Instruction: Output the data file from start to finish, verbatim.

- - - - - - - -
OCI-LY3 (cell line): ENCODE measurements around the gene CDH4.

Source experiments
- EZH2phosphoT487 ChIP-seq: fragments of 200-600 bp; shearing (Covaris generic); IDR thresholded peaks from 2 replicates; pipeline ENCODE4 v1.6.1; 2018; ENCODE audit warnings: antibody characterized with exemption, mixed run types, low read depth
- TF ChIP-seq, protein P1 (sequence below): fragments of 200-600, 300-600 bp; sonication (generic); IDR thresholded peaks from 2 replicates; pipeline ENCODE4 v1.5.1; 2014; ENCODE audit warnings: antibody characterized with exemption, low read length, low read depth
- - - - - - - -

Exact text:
OCI-LY3 (cell line): ENCODE measurements around the gene CDH4.

Source experiments
- EZH2phosphoT487 ChIP-seq: fragments of 200-600 bp; shearing (Covaris generic); IDR thresholded peaks from 2 replicates; pipeline ENCODE4 v1.6.1; 2018; ENCODE audit warnings: antibody characterized with exemption, mixed run types, low read depth
- TF ChIP-seq, protein P1 (sequence below): fragments of 200-600, 300-600 bp; sonication (generic); IDR thresholded peaks from 2 replicates; pipeline ENCODE4 v1.5.1; 2014; ENCODE audit warnings: antibody characterized with exemption, low read length, low read depth